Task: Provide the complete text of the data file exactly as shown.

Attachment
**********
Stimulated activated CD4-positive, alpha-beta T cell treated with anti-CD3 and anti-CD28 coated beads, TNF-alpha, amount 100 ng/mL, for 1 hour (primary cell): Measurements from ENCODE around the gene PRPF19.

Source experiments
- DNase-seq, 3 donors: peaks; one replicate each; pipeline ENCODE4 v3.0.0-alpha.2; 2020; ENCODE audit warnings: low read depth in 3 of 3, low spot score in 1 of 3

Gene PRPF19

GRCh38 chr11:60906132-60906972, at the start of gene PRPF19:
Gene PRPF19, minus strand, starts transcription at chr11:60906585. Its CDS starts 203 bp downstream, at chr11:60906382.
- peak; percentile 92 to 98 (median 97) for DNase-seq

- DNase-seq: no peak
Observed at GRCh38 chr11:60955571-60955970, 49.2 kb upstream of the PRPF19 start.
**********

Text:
Stimulated activated CD4-positive, alpha-beta T cell treated with anti-CD3 and anti-CD28 coated beads, TNF-alpha, amount 100 ng/mL, for 1 hour (primary cell): Measurements from ENCODE around the gene PRPF19.

Source experiments
- DNase-seq, 3 donors: peaks; one replicate each; pipeline ENCODE4 v3.0.0-alpha.2; 2020; ENCODE audit warnings: low read depth in 3 of 3, low spot score in 1 of 3

Gene PRPF19

GRCh38 chr11:60906132-60906972, at the start of gene PRPF19:
Gene PRPF19, minus strand, starts transcription at chr11:60906585. Its CDS starts 203 bp downstream, at chr11:60906382.
- peak; percentile 92 to 98 (median 97) for DNase-seq

- DNase-seq: no peak
Observed at GRCh38 chr11:60955571-60955970, 49.2 kb upstream of the PRPF19 start.